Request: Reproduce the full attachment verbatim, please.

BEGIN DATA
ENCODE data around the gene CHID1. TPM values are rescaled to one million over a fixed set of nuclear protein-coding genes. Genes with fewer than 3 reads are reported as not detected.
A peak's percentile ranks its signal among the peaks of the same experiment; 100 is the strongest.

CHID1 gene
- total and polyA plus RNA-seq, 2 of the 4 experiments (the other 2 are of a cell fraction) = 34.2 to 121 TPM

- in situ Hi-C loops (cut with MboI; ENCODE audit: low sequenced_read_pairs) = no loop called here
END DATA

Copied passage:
ENCODE data around the gene CHID1. TPM values are rescaled to one million over a fixed set of nuclear protein-coding genes. Genes with fewer than 3 reads are reported as not detected.
A peak's percentile ranks its signal among the peaks of the same experiment; 100 is the strongest.

CHID1 gene
- total and polyA plus RNA-seq, 2 of the 4 experiments (the other 2 are of a cell fraction) = 34.2 to 121 TPM

- in situ Hi-C loops (cut with MboI; ENCODE audit: low sequenced_read_pairs) = no loop called here